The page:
That said the goal of any employee retention strategy should not be just to reduce employee turnover, but rather to reduce unwanted turnover of highly engaged, highly productive employees. In the long run this is best for both parties as no employee wants to be stuck in a job they hate and no organization wants a workforce comprised of employees who hate their jobs.
This is where the challenge lies - how to hire and retain employees who will be emotionally engaged in their work. One of the biggest factors for ensuring employee engagement is the placement of individuals in positions for which they are a good fit for. This requires much more than looking at an applicant's educational background, work experience, and how well the candidate "hit it off" with those conducting the interview. Proper job fit requires an in depth look at who a candidate really is - their natural behavioral style, what motivates them, and what personal attributes they posses - and evaluating how well the candidate fits the behaviors, motivators, and attributes needed to succeed in a position.
For example when a candidate who desires high levels of social interaction is placed in a position with an isolated work space and little people interaction there will inevitably be problems... Think of a social butterfly in a detail intensive accounting position. Another example - a social worker who is motivated more by money than the desire to help others... again problems are inevitable. If employment opportunities are plentiful this isn't such a big problem as the poorly fit employee will likely leave quickly. However if the economy is slowing or a misfit employee is working in a community with few employment opportunities this can become a big problem as the employee may feel little choice but to stay in a position they don't connect with.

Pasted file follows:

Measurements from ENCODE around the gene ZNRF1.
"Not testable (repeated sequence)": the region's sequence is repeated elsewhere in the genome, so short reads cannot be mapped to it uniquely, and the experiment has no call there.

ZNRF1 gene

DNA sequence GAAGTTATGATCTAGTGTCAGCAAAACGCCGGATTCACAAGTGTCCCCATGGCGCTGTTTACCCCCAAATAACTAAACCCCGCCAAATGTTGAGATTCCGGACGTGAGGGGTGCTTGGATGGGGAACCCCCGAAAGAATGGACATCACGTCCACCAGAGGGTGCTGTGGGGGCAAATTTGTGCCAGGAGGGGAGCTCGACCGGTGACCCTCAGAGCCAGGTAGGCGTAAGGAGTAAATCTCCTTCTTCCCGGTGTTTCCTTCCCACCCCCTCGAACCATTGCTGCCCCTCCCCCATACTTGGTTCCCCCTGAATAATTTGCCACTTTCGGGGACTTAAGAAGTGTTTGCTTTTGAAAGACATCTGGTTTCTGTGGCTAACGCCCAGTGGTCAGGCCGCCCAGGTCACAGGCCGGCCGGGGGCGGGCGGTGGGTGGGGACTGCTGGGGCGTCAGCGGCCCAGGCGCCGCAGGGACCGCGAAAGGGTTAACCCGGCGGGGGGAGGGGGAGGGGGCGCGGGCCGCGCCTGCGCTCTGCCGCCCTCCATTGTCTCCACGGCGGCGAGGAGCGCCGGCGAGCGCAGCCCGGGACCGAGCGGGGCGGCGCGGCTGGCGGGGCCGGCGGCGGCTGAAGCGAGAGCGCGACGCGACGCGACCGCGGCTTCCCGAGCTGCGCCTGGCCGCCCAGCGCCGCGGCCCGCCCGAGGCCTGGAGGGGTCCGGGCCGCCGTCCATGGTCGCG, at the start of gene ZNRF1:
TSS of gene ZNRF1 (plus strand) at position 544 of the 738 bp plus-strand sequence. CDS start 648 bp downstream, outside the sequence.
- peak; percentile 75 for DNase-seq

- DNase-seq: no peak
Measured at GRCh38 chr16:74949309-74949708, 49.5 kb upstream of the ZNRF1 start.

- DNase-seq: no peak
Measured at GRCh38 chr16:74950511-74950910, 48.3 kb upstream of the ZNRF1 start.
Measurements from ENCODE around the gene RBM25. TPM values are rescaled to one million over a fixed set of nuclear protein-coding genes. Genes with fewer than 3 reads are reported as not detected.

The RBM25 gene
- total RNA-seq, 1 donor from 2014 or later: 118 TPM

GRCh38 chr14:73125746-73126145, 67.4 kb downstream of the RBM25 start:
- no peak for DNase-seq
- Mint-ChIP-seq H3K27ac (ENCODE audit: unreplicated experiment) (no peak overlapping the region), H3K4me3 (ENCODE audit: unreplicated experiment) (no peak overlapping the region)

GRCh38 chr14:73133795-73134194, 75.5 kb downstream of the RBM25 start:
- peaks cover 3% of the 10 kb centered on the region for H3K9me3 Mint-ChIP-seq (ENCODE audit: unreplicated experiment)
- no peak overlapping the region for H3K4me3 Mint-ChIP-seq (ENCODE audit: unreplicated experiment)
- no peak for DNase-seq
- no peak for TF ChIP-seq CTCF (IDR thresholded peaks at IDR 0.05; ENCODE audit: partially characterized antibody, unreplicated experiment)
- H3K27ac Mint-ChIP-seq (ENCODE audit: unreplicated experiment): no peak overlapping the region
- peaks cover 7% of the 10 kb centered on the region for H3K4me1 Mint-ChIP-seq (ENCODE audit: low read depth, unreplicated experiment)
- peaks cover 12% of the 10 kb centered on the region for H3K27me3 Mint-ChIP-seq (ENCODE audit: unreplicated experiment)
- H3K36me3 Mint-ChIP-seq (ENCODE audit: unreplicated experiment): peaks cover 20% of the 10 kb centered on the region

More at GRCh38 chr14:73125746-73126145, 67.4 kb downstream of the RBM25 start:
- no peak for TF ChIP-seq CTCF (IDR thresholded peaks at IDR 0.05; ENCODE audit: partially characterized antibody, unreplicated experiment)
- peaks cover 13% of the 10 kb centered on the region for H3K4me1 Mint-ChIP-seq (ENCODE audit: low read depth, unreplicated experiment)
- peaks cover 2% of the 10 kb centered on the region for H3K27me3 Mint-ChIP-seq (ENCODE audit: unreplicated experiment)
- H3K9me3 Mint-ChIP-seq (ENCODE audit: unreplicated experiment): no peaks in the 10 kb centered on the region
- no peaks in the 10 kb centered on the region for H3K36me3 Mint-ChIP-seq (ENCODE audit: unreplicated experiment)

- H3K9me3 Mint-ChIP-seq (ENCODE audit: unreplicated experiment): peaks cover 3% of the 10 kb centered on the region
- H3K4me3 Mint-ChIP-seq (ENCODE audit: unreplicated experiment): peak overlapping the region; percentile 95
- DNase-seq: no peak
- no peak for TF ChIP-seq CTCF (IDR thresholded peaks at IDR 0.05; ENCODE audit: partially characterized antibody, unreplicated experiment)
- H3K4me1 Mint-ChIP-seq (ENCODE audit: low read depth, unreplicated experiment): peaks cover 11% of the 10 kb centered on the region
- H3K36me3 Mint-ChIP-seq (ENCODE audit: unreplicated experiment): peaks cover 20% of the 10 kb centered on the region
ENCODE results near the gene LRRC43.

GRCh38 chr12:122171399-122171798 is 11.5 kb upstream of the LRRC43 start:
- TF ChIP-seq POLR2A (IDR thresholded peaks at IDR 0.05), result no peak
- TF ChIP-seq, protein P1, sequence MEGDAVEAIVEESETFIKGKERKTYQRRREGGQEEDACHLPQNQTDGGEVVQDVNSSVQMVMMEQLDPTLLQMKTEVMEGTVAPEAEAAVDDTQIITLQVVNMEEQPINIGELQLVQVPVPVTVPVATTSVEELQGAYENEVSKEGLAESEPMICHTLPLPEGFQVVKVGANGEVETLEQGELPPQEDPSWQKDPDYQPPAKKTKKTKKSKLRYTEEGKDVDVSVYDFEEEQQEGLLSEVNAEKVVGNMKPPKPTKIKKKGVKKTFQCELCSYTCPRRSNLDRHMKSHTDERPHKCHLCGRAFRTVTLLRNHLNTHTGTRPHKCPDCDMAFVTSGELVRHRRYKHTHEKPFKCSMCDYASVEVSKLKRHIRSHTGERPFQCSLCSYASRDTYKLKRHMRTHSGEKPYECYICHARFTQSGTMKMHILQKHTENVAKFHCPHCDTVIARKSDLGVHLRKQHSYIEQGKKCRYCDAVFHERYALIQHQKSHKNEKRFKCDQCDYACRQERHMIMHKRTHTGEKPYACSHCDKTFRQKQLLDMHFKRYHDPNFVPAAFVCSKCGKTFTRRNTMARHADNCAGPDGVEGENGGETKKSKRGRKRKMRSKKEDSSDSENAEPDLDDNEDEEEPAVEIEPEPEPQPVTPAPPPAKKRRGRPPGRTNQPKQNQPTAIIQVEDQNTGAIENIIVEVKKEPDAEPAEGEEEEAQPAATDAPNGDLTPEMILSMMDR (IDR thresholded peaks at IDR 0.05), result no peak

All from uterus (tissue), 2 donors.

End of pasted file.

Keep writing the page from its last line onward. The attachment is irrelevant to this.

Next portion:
Could employee turnover be too low in your organization? A couple of things to consider...
--If your employees wanted to work elsewhere, could they?
--How abundant are employment opportunities in your community?
--Were your team members carefully selected on how well they fit the unique needs of the job?
--Does your organization rely on traditional hiring processes, or does it take a scientific approach to finding the right employee for the job?
--Is productivity and morale suffering?
Companies with low levels of turnover are often showered with praise. However, there may be more to the story than meets the eye.
Seriously consider the issues above. Could high levels of employee retention be a sign of an unengaged workforce that is keeping your organization from reaching its full potential?
The Rainmaker Group is a human talent maximization company specializing in helping organization maximize their bottom lines by improving employee retention, hiring the best talent possible, and strategic talent management and coaching services. From the Fortune 50 corporation to the small medical office, The Rainmaker Group guarantees lasting organizational change via a unique blend of energy, insight, and science to maximize talent, transform organizational culture, and provide strategic intervention.